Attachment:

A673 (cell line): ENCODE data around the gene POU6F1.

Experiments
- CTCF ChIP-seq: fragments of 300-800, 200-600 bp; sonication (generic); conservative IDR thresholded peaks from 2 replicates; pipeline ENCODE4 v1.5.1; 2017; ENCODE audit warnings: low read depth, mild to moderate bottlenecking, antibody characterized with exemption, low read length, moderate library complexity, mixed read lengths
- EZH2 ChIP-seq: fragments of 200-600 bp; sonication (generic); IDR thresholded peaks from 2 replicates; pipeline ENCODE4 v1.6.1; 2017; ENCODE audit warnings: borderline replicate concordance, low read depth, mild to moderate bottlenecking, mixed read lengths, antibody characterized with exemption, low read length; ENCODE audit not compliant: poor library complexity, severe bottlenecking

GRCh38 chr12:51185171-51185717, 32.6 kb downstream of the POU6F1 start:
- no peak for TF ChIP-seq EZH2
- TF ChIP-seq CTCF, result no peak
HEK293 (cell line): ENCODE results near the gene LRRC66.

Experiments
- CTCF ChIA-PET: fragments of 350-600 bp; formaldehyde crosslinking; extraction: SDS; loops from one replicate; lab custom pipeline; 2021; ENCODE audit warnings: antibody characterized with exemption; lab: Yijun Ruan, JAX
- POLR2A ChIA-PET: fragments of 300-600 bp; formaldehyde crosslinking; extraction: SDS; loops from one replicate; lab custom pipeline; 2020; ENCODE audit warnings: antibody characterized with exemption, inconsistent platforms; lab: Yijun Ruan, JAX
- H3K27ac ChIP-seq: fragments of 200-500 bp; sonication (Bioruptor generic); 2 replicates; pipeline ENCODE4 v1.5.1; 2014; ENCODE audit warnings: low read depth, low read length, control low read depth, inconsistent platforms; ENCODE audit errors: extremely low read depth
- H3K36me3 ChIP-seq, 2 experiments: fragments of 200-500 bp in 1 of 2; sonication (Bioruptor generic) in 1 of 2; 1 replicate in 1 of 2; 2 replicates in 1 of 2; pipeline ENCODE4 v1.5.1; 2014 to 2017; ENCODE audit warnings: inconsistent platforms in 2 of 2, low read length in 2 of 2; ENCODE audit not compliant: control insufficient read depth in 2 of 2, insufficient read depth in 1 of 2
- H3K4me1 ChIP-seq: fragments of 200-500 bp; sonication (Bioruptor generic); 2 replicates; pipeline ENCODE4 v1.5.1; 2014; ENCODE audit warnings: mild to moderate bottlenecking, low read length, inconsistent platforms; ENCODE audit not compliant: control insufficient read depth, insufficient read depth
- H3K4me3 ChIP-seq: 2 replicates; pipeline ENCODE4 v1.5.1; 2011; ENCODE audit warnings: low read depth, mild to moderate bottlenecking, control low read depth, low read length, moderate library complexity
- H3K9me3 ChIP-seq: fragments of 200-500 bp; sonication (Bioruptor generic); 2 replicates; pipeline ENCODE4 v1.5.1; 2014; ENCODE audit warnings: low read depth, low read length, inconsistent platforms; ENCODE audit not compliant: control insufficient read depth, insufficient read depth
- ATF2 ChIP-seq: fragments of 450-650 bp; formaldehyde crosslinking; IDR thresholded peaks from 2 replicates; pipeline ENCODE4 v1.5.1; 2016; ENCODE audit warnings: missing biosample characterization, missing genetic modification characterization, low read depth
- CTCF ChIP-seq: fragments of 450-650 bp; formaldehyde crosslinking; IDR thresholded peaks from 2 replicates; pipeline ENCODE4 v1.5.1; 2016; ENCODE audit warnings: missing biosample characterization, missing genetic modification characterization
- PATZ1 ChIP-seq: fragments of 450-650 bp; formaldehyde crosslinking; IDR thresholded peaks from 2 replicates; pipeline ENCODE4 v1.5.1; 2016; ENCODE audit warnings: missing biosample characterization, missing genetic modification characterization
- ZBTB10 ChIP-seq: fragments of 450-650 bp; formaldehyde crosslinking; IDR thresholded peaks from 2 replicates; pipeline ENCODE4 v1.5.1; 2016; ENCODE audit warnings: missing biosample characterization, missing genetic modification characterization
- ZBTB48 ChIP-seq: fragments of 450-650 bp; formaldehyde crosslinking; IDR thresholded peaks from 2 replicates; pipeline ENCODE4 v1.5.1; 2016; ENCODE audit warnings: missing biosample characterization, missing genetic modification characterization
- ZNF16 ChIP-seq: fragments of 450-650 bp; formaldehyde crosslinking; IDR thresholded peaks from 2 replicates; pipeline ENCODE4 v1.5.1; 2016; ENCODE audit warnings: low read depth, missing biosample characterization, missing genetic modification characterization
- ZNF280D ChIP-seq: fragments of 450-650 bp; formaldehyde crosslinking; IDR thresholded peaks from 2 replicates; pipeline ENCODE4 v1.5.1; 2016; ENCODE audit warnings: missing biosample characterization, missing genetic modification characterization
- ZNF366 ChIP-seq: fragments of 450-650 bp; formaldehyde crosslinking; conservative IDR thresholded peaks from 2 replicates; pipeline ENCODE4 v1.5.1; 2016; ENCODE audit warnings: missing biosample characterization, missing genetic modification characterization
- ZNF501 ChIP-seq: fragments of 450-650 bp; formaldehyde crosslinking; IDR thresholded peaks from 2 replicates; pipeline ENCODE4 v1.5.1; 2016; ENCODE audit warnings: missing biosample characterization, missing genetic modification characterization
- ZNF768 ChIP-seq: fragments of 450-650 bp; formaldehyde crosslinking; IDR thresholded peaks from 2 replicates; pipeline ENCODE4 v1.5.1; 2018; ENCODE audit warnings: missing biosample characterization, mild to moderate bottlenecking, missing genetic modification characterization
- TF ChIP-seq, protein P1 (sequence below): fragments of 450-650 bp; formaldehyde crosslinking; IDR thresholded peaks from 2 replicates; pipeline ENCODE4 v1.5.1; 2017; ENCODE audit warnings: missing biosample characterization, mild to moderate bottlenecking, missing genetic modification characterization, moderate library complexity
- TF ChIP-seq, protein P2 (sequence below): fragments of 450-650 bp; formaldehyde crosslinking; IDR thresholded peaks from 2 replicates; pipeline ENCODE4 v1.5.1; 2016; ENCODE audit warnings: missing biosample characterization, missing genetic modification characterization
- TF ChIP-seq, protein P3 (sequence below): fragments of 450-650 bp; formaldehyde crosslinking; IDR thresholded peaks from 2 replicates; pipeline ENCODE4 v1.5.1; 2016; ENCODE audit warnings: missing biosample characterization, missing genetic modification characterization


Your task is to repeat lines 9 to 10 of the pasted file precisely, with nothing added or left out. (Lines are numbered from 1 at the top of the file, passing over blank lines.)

Experiments
- CTCF ChIA-PET: fragments of 350-600 bp; formaldehyde crosslinking; extraction: SDS; loops from one replicate; lab custom pipeline; 2021; ENCODE audit warnings: antibody characterized with exemption; lab: Yijun Ruan, JAX